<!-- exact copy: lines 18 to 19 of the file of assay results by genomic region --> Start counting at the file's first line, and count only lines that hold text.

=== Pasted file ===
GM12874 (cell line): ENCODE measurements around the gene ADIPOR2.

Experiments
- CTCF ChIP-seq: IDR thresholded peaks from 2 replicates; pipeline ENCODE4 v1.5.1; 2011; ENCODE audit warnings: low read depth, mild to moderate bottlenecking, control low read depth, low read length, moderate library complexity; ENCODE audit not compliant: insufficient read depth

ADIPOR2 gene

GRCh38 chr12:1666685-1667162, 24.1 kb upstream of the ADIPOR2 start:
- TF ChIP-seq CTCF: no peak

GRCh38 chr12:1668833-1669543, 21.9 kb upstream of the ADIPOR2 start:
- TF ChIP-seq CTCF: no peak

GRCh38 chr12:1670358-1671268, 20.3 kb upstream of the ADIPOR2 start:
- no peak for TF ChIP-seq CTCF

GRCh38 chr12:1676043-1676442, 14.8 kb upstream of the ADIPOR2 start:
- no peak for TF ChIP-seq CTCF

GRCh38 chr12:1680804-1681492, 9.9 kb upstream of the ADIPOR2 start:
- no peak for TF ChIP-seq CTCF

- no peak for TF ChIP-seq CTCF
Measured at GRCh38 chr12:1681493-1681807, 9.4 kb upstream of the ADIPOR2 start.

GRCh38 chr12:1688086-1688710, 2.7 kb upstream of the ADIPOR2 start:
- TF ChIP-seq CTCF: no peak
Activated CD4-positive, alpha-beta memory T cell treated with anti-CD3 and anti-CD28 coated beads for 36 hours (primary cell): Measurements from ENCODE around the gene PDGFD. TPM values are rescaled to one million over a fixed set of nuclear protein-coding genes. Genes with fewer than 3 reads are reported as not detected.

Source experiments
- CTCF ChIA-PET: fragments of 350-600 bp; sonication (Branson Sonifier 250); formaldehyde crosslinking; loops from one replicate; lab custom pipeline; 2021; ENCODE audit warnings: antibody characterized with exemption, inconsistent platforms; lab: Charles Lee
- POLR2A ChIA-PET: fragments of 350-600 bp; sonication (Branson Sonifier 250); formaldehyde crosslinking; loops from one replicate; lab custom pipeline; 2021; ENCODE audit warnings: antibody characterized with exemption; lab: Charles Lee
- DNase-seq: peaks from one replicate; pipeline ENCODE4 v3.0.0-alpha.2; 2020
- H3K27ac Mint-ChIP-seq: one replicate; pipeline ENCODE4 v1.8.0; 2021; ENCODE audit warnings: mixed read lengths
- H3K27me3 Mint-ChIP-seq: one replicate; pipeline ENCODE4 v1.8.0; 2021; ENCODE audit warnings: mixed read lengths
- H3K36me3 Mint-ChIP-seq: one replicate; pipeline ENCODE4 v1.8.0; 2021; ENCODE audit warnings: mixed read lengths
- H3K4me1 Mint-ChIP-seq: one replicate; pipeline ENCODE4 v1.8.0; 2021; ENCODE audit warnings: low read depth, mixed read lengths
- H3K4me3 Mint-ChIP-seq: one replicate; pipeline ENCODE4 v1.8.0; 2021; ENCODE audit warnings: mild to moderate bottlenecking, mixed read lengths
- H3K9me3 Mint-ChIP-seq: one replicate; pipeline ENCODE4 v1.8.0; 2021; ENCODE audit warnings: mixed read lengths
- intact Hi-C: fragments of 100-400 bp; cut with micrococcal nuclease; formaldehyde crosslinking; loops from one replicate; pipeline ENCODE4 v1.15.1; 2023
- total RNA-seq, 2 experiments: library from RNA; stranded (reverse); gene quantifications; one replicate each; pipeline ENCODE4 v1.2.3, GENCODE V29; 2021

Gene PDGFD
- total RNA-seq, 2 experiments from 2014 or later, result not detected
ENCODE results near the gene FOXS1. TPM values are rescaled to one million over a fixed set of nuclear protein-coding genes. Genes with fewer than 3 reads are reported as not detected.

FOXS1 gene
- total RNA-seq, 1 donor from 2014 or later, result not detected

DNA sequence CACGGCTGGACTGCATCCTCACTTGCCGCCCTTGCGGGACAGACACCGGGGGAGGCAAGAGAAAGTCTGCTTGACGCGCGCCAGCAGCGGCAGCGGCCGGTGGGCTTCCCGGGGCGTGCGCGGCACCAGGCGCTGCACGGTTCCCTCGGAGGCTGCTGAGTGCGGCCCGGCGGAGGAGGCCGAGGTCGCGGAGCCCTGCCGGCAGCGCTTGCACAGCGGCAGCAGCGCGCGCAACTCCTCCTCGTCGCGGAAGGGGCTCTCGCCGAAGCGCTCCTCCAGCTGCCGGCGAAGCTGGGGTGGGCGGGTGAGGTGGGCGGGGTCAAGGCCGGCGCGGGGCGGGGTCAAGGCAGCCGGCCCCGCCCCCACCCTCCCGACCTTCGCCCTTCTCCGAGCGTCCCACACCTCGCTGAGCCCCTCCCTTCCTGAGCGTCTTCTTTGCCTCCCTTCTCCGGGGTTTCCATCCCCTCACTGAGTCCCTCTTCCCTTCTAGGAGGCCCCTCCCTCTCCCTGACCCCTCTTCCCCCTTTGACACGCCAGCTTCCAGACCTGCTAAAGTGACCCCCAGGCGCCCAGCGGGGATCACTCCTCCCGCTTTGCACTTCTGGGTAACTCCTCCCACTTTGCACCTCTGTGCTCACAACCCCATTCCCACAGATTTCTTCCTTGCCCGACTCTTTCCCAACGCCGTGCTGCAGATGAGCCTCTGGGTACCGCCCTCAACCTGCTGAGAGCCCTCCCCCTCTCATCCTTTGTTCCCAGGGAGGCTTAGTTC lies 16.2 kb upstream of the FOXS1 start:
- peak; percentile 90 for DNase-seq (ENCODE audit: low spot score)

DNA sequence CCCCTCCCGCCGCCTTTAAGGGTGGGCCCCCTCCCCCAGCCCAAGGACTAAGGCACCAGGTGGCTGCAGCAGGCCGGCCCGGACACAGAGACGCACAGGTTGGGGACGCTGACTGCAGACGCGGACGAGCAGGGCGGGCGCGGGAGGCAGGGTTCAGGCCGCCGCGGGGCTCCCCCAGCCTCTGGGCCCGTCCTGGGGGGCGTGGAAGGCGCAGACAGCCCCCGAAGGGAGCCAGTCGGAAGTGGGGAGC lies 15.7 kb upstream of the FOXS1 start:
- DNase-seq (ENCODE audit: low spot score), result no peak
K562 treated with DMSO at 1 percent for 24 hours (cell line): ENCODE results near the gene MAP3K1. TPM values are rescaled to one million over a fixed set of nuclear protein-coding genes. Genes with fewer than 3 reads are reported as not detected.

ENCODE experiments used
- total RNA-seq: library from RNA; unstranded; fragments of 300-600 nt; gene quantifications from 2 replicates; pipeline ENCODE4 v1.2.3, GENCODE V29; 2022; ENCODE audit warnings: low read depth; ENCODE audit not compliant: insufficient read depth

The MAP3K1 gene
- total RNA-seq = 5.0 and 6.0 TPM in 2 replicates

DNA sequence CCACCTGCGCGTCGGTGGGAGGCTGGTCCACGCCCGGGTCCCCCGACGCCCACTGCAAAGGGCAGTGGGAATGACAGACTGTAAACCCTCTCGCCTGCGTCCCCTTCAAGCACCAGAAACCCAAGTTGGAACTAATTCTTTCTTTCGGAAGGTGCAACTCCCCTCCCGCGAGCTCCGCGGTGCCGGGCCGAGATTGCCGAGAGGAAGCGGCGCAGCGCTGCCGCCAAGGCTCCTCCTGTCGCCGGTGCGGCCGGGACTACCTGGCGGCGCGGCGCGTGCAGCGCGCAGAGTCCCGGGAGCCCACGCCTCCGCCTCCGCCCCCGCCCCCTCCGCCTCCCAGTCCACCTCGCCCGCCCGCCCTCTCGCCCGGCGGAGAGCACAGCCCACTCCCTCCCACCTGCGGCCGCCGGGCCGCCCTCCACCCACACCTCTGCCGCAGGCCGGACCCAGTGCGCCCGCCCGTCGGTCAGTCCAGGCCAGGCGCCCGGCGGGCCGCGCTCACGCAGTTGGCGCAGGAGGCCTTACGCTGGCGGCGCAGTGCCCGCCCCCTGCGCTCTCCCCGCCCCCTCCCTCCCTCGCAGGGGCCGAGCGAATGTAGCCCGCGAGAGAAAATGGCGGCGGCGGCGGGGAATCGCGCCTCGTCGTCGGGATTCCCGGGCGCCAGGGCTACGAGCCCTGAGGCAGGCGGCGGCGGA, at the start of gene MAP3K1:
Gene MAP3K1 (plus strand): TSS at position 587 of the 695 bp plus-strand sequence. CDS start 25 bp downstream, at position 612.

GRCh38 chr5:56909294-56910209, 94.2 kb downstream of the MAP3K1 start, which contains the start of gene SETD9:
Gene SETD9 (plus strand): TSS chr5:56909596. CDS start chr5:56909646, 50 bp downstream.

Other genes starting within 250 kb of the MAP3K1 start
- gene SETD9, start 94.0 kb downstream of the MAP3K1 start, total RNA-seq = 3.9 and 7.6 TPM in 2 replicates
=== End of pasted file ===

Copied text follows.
- TF ChIP-seq CTCF: no peak
Activated CD4-positive, alpha-beta memory T cell treated with anti-CD3 and anti-CD28 coated beads for 36 hours (primary cell): Measurements from ENCODE around the gene PDGFD. TPM values are rescaled to one million over a fixed set of nuclear protein-coding genes. Genes with fewer than 3 reads are reported as not detected.